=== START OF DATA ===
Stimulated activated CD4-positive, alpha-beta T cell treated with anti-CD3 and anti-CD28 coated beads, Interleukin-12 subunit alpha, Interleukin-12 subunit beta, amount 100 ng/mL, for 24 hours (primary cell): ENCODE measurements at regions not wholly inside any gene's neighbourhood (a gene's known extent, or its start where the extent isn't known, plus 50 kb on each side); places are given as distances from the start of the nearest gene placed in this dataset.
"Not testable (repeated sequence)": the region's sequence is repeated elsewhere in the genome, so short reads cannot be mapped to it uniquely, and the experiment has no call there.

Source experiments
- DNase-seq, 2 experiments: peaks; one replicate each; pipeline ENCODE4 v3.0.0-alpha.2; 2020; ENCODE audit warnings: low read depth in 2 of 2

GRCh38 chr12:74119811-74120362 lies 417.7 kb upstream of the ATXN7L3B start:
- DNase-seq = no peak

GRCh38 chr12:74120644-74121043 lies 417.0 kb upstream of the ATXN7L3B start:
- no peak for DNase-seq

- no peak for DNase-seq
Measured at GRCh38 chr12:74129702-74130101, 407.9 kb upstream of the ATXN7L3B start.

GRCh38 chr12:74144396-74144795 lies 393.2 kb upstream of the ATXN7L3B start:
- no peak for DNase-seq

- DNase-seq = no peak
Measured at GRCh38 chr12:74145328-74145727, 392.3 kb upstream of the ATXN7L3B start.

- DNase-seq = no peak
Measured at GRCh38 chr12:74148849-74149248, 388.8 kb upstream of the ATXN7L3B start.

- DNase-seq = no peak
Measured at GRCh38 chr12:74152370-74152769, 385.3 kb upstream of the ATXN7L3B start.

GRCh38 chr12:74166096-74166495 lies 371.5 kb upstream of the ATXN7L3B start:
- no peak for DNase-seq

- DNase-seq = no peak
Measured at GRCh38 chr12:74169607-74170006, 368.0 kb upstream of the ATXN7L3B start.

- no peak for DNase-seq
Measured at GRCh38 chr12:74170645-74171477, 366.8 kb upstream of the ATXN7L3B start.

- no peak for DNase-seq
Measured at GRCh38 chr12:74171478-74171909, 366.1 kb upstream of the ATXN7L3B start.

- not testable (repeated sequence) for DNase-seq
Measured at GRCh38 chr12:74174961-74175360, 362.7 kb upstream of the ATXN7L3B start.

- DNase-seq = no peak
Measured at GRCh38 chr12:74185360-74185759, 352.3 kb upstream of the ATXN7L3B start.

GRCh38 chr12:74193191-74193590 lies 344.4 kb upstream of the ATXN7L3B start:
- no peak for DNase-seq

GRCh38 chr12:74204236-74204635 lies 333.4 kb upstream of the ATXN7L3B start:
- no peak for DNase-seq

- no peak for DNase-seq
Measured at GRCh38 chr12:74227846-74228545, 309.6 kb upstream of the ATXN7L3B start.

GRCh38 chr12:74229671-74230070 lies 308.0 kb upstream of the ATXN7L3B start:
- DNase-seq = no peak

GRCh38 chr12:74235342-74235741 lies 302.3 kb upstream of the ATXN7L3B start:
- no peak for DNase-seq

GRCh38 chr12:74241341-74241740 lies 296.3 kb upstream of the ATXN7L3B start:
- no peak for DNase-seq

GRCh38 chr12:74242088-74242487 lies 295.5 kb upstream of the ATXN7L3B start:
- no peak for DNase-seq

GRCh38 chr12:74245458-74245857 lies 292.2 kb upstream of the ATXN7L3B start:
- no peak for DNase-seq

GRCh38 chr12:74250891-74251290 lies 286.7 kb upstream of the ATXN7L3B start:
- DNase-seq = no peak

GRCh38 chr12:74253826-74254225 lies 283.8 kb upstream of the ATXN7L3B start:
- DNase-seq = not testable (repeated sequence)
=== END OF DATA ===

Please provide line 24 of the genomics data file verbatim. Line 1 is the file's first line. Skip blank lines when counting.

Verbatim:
Measured at GRCh38 chr12:74170645-74171477, 366.8 kb upstream of the ATXN7L3B start.